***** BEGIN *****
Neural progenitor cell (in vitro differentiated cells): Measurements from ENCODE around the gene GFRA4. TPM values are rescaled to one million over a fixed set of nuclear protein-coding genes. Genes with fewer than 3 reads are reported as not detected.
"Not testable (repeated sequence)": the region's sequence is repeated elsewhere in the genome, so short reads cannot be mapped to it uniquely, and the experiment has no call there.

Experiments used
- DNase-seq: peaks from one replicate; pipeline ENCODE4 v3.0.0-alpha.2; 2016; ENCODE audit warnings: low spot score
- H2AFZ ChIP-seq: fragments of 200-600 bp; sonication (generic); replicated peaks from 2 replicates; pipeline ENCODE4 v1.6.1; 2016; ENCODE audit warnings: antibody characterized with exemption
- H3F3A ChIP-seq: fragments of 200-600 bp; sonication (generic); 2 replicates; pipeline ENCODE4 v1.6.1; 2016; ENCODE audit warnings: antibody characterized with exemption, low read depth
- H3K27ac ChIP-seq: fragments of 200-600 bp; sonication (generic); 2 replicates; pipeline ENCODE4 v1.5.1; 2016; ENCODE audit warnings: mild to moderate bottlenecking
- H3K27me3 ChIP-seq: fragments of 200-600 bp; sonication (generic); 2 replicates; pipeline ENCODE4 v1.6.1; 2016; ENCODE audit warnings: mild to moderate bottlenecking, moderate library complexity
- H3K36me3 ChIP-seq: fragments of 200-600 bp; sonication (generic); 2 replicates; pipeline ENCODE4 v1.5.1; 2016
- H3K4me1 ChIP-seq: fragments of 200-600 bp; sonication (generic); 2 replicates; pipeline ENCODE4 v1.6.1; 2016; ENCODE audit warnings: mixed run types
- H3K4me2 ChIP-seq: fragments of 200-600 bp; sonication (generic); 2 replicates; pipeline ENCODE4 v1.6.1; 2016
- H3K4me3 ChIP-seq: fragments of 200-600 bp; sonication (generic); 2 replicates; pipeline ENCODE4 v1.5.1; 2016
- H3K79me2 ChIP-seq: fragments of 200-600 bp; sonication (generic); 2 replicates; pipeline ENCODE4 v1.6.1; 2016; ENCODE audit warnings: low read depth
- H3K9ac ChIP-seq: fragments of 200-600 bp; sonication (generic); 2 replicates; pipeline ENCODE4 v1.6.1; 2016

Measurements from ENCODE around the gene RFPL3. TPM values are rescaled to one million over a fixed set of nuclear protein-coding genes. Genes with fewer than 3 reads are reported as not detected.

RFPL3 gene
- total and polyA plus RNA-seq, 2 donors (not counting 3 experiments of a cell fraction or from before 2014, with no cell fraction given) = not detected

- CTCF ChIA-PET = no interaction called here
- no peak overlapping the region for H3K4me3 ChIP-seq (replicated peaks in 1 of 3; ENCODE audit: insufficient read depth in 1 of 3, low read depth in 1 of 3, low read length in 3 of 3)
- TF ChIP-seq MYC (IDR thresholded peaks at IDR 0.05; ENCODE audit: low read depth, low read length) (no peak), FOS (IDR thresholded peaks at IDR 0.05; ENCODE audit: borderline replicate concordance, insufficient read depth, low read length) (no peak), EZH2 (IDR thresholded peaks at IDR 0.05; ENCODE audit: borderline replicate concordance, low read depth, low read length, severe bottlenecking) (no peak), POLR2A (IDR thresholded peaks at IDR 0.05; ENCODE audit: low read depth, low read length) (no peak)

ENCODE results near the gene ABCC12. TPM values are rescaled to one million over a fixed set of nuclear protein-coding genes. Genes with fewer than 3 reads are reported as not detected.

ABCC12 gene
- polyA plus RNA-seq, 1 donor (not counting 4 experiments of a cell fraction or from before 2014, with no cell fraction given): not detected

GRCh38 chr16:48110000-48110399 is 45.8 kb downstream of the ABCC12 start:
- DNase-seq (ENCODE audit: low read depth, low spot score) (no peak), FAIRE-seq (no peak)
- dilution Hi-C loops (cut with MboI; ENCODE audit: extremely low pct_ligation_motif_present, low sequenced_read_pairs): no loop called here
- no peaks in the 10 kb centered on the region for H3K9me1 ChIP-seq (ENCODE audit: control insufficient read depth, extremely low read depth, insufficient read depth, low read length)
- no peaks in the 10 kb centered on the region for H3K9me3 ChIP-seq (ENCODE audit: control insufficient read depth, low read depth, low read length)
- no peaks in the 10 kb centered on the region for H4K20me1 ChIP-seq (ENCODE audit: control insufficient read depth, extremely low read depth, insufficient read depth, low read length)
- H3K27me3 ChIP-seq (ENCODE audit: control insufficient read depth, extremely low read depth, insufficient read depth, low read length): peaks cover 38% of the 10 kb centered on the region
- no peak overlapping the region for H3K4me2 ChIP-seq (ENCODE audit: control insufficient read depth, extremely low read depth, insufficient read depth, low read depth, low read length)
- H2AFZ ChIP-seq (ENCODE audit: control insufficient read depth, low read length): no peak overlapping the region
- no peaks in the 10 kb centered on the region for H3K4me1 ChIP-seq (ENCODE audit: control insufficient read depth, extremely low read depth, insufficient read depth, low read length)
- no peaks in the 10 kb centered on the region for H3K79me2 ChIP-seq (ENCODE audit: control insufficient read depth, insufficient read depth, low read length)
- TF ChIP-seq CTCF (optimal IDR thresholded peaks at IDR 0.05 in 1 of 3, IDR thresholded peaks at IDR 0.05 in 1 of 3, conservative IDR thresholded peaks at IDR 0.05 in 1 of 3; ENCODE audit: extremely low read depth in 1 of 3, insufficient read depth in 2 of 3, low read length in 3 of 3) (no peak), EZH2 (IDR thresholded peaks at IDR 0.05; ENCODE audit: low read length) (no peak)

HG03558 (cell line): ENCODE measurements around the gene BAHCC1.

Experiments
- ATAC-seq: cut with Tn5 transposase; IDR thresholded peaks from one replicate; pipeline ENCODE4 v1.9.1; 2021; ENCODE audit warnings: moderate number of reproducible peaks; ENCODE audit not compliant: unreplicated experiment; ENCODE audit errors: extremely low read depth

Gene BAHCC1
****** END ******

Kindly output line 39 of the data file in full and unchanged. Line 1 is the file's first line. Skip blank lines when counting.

Gene BAHCC1